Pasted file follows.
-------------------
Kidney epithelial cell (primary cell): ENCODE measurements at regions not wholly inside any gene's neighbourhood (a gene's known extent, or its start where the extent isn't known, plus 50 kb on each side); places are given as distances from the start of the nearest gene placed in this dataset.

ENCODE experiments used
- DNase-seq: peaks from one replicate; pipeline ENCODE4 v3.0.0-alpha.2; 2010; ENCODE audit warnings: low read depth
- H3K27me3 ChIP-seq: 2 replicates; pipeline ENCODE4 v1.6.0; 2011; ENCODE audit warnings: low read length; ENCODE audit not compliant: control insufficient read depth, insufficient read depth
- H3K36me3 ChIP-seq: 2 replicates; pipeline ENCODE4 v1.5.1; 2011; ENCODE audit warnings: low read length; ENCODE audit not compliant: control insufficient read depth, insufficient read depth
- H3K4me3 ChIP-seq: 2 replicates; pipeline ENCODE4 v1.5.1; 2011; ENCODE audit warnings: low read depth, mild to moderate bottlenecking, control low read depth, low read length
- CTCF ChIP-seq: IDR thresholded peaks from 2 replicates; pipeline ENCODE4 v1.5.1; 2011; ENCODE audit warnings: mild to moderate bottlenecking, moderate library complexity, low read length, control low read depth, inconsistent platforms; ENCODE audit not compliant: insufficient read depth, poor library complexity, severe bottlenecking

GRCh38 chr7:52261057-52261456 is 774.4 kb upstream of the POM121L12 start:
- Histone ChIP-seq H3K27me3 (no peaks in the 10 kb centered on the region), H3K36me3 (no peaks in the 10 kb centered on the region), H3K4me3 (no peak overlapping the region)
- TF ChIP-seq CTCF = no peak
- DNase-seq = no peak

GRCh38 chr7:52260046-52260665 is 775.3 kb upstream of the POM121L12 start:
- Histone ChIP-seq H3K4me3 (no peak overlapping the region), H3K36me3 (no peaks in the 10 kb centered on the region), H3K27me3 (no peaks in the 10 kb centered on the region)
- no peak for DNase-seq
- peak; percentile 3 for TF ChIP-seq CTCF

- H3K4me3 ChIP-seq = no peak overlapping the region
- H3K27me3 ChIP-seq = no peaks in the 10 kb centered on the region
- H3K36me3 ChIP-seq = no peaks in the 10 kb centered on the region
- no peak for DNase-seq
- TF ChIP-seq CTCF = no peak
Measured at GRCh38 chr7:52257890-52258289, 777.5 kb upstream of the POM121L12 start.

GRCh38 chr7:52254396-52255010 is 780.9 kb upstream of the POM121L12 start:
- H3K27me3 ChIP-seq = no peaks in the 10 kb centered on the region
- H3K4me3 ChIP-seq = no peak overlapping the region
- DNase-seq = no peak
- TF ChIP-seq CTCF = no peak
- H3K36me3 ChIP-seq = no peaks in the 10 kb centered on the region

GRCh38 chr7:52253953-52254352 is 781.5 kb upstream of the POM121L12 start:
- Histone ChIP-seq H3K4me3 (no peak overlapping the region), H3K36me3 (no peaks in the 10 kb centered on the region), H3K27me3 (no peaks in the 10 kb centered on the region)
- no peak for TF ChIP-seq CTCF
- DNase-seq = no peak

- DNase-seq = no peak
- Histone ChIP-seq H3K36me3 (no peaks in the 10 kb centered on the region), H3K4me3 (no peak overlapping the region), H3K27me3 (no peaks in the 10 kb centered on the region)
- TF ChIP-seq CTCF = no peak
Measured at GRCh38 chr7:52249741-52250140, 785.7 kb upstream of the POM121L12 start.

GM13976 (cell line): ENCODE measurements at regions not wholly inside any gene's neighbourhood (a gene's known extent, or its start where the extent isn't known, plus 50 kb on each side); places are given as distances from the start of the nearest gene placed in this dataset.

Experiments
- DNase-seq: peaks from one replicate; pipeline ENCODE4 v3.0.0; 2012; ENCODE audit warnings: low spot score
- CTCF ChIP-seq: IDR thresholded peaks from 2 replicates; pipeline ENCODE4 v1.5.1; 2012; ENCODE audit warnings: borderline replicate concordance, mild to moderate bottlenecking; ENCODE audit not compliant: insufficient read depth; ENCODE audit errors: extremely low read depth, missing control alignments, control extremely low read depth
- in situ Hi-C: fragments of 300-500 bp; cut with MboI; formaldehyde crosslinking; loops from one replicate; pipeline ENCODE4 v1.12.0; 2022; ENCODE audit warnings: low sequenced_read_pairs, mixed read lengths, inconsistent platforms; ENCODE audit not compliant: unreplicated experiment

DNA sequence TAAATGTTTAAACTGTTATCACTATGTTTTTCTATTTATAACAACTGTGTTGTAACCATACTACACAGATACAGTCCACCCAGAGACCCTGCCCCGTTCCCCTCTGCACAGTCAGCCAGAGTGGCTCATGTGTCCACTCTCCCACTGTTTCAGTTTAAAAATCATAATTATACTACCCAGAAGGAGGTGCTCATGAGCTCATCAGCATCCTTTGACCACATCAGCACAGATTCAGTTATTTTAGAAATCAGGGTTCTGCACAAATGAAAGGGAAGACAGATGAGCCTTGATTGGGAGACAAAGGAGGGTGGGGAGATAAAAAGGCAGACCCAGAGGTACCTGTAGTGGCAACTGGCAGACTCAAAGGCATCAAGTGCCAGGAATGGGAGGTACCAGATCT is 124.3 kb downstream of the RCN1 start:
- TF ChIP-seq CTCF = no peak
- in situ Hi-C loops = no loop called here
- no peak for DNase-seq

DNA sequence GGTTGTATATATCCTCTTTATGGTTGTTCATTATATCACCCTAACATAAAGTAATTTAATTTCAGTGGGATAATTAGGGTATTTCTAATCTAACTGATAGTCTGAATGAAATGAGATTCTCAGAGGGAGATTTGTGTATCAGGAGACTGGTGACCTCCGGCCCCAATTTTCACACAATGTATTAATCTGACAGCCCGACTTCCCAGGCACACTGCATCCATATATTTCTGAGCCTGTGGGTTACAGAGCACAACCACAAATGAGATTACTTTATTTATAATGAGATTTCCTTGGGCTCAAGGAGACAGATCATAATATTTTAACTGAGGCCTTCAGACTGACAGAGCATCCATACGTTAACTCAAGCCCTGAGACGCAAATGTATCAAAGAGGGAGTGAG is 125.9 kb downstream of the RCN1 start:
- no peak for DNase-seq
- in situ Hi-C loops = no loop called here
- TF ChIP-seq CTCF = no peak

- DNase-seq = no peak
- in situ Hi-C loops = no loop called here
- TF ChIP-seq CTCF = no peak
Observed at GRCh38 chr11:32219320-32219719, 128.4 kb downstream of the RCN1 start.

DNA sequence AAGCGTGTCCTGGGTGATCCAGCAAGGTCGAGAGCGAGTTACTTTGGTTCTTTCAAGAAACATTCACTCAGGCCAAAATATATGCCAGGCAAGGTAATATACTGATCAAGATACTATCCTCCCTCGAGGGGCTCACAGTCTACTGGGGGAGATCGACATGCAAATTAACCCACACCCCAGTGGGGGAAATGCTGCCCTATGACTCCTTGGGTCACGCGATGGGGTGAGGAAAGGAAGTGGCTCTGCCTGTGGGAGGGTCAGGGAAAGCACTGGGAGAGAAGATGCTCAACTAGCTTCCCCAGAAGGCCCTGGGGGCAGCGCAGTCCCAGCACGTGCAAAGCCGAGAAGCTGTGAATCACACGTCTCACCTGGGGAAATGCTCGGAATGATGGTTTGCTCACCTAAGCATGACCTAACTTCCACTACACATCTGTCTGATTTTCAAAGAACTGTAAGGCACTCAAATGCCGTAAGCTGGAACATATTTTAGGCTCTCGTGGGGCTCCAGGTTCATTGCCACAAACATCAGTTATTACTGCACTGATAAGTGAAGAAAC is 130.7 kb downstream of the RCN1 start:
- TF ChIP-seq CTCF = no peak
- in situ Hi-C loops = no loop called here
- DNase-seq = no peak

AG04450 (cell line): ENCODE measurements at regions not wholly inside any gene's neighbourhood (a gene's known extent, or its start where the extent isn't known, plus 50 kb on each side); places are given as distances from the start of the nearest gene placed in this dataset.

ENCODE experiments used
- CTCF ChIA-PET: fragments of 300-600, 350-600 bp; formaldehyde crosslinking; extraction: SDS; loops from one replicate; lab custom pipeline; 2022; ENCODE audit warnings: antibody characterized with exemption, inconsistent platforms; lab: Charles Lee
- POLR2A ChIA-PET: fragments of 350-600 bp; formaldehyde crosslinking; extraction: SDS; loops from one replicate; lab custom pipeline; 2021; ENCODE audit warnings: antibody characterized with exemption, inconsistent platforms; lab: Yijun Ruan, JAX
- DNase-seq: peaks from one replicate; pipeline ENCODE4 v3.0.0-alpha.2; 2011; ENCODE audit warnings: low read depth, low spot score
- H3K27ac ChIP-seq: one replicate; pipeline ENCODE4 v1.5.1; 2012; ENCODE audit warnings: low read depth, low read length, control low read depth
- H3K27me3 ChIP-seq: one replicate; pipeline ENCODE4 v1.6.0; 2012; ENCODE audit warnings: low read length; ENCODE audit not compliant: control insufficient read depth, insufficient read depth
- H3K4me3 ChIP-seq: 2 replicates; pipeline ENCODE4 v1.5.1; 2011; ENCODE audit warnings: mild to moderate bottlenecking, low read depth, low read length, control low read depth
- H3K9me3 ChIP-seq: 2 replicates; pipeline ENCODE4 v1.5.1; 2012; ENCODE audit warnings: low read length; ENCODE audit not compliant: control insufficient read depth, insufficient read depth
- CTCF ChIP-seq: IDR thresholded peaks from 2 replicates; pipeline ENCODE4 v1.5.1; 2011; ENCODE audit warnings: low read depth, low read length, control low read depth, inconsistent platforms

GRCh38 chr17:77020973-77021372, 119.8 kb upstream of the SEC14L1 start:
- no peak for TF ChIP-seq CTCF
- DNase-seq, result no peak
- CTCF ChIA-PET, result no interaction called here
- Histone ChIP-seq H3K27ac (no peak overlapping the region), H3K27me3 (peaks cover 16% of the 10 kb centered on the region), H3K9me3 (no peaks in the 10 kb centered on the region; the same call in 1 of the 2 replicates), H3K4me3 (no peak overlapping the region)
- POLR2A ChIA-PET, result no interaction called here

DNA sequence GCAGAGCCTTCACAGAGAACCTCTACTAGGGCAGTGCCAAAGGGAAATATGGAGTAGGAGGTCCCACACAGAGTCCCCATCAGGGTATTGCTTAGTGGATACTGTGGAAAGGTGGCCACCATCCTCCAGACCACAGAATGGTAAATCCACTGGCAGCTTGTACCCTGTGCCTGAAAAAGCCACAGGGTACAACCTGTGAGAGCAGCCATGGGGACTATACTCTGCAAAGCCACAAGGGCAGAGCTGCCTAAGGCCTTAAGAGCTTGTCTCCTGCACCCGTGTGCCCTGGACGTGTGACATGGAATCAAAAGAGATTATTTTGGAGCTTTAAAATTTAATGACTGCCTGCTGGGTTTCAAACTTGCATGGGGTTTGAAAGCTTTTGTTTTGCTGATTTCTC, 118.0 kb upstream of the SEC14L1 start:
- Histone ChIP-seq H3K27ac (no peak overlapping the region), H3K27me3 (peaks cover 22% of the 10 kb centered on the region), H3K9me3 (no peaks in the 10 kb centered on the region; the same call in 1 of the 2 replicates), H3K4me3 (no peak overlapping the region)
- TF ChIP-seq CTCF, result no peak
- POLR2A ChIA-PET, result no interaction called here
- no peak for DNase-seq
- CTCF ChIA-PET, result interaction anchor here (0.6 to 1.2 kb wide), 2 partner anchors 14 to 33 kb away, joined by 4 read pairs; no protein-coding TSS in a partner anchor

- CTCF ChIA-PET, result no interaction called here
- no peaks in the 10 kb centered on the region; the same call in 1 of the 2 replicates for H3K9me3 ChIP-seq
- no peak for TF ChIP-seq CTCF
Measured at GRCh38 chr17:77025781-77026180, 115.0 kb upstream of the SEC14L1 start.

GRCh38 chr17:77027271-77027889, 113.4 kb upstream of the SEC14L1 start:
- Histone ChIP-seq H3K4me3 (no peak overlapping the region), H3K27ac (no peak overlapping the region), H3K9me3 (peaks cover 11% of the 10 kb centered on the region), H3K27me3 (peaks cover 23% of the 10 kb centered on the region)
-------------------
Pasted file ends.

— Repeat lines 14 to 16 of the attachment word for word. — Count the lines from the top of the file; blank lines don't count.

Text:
- no peak for DNase-seq
- peak; percentile 3 for TF ChIP-seq CTCF

- H3K4me3 ChIP-seq = no peak overlapping the region